Interim Foreign Minister Nabil Fahmy welcomed on Sunday the recent decision by the largest opposition coalition in Syria to take part in the Geneva II conference.
The National Syrian Coalition voted on Saturday to join the talks, scheduled to begin on Wednesday, with the purpose of reaching a political solution to the Syrian crisis.
Fahmy said that “participation in Geneva II will be a first step towards reaching a solution,” a statement posted by the foreign ministry said. During the conference, which will be attended by representatives of Bashar Al-Assad’s government, both sides of Syria’s conflict as well as members of the international community will attempt to form a transitional government with full powers following Syria’s civil war.
But Assad’s role in any transitional government is a contentious issue. The United State has held firm that there is “no place for Assad in the future of Syria”. Other international powers like Iran and Russia want him to be a part of the transition.
Despite the opposition’s decision to partake in the talks, it seems that there remains scepticism within the coalition.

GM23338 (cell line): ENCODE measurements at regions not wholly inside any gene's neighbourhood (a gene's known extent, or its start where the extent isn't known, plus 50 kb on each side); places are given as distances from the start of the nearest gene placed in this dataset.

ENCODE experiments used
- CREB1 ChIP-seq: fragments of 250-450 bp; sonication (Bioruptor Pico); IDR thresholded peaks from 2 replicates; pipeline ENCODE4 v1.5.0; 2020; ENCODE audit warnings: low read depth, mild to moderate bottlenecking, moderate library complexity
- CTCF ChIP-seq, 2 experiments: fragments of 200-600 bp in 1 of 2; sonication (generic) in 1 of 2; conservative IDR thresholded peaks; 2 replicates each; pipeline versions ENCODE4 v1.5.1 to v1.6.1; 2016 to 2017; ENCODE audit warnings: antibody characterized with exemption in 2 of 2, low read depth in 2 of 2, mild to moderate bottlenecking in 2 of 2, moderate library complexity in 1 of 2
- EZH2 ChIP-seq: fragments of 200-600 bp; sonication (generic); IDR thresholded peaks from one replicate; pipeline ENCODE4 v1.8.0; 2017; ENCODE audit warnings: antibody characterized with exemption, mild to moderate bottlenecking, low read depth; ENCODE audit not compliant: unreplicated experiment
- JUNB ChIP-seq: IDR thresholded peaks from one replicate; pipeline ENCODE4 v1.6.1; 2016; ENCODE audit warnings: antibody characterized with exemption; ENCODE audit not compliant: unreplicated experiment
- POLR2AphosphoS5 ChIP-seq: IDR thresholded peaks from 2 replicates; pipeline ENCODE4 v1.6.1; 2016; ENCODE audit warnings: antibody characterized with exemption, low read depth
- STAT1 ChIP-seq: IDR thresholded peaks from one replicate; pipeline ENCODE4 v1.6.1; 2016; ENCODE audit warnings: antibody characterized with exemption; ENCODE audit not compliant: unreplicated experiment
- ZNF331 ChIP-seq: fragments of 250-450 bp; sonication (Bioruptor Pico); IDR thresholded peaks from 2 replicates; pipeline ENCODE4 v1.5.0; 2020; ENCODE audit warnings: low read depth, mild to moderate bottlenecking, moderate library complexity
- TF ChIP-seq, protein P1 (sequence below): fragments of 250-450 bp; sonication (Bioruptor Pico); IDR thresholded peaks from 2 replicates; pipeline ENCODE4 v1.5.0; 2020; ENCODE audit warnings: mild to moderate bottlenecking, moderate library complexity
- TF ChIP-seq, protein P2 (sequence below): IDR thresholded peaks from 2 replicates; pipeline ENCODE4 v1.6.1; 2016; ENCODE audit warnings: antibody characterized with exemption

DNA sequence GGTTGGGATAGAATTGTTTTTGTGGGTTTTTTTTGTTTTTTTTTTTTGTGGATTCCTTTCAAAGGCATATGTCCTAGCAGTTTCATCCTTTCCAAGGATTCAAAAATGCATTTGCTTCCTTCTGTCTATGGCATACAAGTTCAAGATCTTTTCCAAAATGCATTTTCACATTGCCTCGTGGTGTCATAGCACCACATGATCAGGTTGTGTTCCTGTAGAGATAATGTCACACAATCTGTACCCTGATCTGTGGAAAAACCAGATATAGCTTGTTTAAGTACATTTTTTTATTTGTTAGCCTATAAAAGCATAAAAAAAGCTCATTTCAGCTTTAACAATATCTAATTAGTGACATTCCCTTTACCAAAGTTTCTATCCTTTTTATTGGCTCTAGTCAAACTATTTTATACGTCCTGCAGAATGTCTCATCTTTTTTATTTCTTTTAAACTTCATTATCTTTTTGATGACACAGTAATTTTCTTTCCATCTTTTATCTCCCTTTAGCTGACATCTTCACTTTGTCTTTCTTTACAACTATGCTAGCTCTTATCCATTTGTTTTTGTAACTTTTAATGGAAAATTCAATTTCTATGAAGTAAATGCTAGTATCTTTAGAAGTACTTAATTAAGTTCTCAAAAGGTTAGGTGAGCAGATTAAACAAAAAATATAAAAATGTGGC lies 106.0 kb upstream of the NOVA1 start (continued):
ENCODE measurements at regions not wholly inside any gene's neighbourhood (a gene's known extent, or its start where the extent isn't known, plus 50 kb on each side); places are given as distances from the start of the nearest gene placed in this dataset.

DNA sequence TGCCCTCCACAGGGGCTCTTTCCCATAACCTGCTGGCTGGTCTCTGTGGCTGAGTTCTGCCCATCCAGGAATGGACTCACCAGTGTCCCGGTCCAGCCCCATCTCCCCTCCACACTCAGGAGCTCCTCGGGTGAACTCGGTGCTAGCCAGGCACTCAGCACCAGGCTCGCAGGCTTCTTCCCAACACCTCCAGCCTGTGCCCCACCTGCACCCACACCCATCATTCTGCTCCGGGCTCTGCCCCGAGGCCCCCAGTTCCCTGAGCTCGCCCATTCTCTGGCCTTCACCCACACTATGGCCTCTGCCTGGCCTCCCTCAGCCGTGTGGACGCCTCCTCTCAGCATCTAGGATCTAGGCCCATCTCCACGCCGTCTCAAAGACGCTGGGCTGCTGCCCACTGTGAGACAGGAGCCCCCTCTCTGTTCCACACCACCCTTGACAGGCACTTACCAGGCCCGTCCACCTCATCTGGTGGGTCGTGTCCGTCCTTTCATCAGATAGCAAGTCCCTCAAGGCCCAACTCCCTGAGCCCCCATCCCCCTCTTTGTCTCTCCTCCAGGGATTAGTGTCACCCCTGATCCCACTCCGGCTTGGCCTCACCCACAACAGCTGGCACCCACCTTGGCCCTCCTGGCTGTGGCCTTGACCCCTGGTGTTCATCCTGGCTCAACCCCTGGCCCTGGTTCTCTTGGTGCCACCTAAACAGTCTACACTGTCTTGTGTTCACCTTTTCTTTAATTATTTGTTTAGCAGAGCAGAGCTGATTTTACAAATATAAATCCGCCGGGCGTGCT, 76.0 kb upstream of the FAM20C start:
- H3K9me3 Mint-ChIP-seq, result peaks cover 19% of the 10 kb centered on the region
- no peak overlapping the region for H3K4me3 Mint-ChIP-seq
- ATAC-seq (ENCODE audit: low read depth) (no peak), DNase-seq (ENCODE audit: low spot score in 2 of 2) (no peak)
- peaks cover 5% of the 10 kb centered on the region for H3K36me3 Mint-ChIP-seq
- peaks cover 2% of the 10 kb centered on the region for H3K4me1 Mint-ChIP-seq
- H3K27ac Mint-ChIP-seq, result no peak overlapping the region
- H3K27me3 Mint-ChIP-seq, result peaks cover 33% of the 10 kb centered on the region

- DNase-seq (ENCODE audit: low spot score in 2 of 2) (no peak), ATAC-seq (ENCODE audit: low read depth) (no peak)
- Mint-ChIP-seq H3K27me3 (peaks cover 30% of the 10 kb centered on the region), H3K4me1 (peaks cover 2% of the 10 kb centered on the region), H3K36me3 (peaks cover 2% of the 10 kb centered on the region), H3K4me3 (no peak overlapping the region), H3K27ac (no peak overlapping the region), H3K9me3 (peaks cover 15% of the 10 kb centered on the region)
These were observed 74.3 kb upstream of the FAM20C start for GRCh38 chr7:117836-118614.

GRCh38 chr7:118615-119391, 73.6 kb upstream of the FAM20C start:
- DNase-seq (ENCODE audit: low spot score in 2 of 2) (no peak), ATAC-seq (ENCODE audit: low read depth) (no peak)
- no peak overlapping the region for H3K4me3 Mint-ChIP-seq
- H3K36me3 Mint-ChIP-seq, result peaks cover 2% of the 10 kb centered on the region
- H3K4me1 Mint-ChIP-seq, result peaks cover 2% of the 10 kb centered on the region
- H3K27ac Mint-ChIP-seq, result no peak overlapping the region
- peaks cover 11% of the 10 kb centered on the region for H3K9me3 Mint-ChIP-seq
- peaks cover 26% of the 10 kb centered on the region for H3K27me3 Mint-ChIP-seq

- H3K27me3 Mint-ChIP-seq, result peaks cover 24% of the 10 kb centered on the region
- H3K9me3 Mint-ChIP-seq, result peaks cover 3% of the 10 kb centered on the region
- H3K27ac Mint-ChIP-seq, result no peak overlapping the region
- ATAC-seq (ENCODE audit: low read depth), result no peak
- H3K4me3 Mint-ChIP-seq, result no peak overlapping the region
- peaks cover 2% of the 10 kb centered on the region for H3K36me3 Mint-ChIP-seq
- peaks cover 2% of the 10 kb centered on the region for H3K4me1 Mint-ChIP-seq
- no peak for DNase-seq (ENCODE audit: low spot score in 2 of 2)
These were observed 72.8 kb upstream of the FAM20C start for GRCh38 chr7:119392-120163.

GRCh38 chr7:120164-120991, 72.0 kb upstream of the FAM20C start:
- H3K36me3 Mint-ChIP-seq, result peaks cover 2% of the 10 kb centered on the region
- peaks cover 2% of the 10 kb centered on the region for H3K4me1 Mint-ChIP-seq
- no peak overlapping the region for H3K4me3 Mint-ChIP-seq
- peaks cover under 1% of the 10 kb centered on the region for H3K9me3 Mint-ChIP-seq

Head of the coalition’s media office Khaled Saleh said on Saturday, “Assad must realise that Geneva II should not be a waste of time at the expense of the blood of the Syrian people,” a statement posted by the coalition said.
Saleh added that the Syrian regime’s practices suggest that “a political solution is far from being part of its political agenda,” adding that the coalition no longer trusts promises made by Assad’s government.
Fahmy, who is also attending the Geneva II talks, is hoping that the “historic opportunity is not wasted”. He called for continued discussion with clear intentions and for continued dialogue between various opposition forces, which will hopefully establish greater consensus on the terms of the negotiations.
He asserted that Egypt will support the negotiation process both during the conference and afterwards, whether by communicating with negotiating parties or by pressuring regional and international powers in light of the need to settle the conflict immediately.
In his speech at the Second International Humanitarian Pledging Conference for Syria held in Kuwait last week, Fahmy said that, despite Egypt’s economic situation, it has hosted 300,000 Syrian refugees.
He added that Egypt will continue to support refugees until a peaceful solution is reached in Syria. Fahmy had also called on all parties in the Syrian conflict to resolve matters peacefully and focus on reducing the Syrians’ suffering.
By December 2013, more than 130,000 Syrians had died since the beginning of fighting in March 2011, UK-based Syrian Observatory for Human Rights said.
Over 2.3 million Syrian refugees have fled Syria for Lebanon, Jordan, Turkey, Iraq and Egypt and some 6.5 million have been displaced internally.